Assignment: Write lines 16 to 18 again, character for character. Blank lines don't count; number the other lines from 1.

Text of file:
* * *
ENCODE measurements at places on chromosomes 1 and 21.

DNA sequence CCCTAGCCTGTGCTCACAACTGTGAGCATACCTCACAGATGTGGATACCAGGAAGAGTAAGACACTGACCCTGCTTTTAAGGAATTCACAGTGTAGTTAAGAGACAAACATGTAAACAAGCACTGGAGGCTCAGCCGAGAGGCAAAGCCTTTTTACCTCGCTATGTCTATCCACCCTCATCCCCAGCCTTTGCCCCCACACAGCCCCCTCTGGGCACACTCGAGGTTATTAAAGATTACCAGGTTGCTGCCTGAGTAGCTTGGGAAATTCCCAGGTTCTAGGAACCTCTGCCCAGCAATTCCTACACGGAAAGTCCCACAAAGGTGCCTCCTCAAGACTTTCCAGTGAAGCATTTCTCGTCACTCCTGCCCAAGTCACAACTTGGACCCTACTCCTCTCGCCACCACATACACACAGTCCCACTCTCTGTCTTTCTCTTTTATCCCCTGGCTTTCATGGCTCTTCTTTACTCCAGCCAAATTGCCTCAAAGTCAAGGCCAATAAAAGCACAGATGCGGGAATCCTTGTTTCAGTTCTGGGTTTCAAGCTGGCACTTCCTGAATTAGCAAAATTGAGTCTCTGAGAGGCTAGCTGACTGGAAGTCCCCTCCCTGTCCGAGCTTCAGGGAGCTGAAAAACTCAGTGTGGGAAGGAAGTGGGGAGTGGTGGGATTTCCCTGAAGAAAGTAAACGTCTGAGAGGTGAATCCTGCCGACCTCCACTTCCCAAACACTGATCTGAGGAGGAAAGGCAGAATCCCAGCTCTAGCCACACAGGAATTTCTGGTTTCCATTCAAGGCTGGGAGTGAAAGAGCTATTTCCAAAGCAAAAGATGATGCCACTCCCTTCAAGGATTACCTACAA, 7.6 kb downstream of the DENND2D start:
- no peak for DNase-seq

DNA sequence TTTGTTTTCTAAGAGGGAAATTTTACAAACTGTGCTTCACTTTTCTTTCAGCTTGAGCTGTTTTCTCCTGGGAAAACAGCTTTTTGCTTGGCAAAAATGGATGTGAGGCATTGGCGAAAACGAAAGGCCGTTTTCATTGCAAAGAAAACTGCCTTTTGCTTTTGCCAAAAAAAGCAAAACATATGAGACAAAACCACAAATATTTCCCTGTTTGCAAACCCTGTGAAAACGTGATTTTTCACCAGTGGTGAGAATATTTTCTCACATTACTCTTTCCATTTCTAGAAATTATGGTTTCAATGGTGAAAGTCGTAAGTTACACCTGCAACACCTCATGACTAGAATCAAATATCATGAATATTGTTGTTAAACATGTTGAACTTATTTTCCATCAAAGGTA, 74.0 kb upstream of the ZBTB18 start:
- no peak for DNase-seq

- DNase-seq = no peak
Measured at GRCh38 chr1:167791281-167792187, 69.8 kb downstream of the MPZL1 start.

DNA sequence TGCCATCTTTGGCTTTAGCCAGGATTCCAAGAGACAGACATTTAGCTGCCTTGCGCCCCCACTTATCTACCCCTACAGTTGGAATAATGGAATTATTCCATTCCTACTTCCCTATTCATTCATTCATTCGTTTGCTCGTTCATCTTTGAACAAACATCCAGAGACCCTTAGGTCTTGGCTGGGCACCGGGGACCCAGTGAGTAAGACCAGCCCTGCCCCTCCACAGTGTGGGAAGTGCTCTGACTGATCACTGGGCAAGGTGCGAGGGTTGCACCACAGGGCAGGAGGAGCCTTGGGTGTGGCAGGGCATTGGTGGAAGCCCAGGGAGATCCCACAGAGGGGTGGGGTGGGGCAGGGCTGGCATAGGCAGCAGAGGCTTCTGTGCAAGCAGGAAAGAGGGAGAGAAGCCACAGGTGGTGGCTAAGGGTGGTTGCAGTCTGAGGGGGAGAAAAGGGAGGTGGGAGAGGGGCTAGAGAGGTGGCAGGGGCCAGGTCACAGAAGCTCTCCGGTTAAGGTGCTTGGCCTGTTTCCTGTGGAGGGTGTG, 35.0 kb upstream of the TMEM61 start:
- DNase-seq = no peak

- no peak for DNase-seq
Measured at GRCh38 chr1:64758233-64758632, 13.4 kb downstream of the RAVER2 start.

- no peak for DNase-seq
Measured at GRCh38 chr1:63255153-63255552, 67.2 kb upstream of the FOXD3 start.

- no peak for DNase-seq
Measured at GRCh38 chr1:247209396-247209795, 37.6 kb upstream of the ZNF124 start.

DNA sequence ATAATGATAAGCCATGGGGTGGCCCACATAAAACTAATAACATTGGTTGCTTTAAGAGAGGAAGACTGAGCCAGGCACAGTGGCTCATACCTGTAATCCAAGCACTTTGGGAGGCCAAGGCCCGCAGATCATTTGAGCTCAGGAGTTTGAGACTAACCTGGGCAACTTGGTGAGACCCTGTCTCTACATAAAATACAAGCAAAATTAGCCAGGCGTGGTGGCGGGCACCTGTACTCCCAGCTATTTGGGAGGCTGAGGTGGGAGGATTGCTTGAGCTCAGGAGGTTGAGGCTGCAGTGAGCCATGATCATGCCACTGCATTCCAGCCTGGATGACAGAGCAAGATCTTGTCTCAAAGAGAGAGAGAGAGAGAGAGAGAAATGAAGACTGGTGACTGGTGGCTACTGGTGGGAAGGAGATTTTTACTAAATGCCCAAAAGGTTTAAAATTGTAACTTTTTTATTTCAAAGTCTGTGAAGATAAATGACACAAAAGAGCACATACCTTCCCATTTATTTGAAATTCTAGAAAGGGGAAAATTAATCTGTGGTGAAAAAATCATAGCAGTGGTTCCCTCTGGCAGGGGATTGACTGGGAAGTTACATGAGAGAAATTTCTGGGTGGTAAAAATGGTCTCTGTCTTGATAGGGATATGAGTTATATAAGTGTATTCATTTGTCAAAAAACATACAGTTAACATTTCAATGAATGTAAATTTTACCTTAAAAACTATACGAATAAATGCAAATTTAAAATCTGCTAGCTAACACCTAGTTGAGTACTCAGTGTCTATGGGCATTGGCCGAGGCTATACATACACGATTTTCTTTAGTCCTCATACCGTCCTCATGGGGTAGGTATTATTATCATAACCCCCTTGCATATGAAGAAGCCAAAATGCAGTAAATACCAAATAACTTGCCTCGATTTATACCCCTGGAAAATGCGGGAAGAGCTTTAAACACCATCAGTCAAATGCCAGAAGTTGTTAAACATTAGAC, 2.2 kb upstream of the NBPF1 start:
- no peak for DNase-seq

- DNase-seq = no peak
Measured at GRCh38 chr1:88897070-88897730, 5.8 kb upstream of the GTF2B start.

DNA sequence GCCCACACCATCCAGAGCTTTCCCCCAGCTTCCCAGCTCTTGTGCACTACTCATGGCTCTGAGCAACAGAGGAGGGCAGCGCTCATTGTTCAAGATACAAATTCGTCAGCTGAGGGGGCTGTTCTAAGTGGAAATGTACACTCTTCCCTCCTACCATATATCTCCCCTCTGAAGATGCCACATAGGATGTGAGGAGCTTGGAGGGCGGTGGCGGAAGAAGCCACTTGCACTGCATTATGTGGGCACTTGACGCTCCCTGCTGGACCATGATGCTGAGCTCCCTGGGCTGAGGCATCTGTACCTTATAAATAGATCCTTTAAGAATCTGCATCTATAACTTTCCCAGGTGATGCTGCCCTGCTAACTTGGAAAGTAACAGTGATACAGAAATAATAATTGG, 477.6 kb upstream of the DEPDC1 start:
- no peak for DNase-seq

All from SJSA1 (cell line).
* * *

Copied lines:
DNA sequence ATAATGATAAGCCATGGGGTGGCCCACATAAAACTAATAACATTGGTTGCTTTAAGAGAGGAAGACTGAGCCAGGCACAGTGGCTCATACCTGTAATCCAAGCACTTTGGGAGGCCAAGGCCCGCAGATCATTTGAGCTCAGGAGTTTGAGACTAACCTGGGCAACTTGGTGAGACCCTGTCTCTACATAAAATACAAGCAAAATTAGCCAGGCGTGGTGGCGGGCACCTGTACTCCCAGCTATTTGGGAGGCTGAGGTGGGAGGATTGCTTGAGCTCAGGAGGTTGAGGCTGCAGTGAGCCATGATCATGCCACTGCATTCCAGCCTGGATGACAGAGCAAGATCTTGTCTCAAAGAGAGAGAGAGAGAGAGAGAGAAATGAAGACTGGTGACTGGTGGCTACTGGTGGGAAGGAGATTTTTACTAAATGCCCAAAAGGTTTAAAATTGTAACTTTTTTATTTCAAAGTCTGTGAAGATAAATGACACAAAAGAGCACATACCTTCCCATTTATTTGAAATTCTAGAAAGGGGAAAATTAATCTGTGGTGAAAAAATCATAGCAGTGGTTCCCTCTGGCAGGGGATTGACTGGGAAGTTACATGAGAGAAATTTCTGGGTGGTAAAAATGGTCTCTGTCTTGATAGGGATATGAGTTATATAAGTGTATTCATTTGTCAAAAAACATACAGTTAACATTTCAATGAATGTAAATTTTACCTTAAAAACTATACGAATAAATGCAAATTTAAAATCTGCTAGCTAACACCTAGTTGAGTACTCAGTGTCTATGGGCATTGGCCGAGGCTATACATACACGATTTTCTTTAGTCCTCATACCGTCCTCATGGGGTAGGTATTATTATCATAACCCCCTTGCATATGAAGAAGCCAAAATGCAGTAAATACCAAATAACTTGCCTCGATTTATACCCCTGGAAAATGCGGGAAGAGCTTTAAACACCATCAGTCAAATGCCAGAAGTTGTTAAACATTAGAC, 2.2 kb upstream of the NBPF1 start:
- no peak for DNase-seq

- DNase-seq = no peak